Constitution, Article VI, Cl. 2. Cf. Sola Electric v. Jefferson Electric, 317 U.S. 173, 63 S.Ct. 173, 87 L.Ed. 165 (1942).

Dale Hilton v. Triangle Publications, 198 F. Supp. 638, 639 (S.D.N.Y., 1961).

On several occasions, the Supreme Court and lower federal courts have recognized and employed such an analysis. Particularly significant in this respect are Textile Workers Union v. Lincoln Mills, 353 U.S. 448, 77 S.Ct. 912, 1 L.Ed.2d 972 (1957); followed in Zdanok v. Glidden, 327 F.2d 944 (2nd Cir., 1964); Bank of America National Trust v. Parnell, 352 U.S. 29, 77 S.Ct. 119, 1 L.Ed.2d 93 (1956) and United States v. Yazell, supra.

Pursuant to its collective bargaining contract, the Textile Workers Union had processed a grievance through the regular procedures culminating in its request that the employer proceed to arbitration. The employer refused and the Union brought suit in the District Court to enforce the arbitration provision of the collective bargaining agreement pursuant to § 301 of the Labor-Management Relations Act, 29 U.S.C.A. § 185. Finding that it had jurisdiction, the District Court ordered the employer to arbitrate. The Court of Appeals for the Fifth Circuit reversed on the ground that although § 301 granted jurisdiction to the federal courts the court had no authority founded in either federal or state law to grant the relief sought.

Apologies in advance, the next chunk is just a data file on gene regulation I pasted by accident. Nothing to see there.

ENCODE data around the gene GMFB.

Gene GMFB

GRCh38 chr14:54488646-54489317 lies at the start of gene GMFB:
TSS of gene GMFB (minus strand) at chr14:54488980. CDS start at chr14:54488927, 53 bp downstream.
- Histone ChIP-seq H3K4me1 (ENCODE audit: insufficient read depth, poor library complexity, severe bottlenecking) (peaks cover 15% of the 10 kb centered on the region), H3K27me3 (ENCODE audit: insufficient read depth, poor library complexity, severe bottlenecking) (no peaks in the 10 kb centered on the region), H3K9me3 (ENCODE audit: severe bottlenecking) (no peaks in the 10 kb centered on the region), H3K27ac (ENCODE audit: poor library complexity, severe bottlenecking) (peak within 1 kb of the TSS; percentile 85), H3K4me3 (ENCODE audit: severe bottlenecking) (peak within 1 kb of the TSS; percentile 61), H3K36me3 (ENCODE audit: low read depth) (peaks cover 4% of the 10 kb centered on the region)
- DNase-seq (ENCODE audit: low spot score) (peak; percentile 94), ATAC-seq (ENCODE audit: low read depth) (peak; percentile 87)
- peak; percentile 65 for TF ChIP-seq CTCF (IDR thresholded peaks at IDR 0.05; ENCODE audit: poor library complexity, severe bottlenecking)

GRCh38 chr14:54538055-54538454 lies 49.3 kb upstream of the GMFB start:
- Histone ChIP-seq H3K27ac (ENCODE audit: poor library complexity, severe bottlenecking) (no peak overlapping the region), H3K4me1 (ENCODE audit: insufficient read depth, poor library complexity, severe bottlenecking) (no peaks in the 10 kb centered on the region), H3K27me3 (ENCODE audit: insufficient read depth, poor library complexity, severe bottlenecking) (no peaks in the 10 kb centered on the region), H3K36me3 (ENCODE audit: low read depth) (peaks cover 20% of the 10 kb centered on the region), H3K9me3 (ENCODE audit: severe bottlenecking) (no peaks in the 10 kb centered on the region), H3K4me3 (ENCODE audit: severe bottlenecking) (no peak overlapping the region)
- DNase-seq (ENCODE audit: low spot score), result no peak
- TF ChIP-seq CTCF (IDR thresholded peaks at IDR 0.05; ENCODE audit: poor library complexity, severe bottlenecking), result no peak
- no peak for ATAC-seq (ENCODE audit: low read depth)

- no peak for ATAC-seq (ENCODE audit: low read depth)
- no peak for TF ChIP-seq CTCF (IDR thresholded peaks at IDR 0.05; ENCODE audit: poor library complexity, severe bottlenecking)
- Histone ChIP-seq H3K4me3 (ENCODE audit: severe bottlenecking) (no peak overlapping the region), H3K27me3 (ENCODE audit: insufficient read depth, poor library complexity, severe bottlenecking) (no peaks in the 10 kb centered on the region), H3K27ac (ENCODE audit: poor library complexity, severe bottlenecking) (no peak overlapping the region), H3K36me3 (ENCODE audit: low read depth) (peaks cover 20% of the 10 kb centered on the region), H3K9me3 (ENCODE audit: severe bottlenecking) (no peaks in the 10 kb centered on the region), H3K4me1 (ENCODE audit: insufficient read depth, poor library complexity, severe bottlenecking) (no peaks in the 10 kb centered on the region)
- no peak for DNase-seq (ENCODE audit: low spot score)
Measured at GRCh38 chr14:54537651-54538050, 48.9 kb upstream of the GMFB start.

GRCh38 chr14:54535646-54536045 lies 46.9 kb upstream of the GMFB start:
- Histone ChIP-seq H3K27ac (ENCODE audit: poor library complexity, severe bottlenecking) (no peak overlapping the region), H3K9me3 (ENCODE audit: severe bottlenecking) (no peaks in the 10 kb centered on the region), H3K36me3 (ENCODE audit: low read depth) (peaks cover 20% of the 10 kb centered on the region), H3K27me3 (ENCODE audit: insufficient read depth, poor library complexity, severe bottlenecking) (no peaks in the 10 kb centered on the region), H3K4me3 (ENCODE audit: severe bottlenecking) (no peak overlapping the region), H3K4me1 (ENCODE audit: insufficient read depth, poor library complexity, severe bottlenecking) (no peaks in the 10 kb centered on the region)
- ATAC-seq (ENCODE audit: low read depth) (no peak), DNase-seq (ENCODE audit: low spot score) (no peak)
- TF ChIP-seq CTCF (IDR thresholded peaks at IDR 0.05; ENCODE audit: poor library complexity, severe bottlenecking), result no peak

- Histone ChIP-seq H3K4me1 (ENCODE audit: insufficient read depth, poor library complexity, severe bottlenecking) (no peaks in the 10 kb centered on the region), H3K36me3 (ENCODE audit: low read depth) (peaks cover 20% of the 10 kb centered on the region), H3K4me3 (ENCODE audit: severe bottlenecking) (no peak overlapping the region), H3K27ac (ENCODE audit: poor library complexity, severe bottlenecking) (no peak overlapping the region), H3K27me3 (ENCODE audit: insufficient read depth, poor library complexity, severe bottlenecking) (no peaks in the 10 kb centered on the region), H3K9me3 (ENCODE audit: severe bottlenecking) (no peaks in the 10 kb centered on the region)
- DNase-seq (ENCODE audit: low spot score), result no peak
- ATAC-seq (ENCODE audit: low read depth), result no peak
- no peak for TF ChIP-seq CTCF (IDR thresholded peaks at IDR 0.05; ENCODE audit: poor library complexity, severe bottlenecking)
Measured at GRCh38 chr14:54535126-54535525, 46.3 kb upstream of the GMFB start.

61 Stat. 156 (1947).

Certiorari was granted. The Supreme Court reversed the Court of Appeals, holding that § 301 authorized not only jurisdiction in the federal courts to enforce collective bargaining agreements, but also the development of a substantive body of federal common law for the interpretation, construction and enforcement of such agreements. Part of that body of law, it was further held, included specific performance of promises to arbitrate grievances. Thus the statute called upon federal courts to fashion federal law to interpret and enforce collective bargaining agreements pursuant to the Congressional judgment that such enforcement would promote the federal policy of industrial peace through collective bargaining.

Textile Workers Union v. Lincoln Mills, 353 U.S. 448, 77 S.Ct. 912, 1 L.Ed.2d 972 (1957).

The federal policy was no less significant there than it is here. Furthermore, the statute specifically provided for the development of federal common law. Yet, in outlining the manner of effectuating by the lower courts of the statutory mandate, the Court said:

* * * Federal interpretation of the federal law will govern, not state law. * * * But state law if compatible with the purpose of § 301, may be resorted to in order to find the rule that will best effectuate the federal policy (emphasis added.)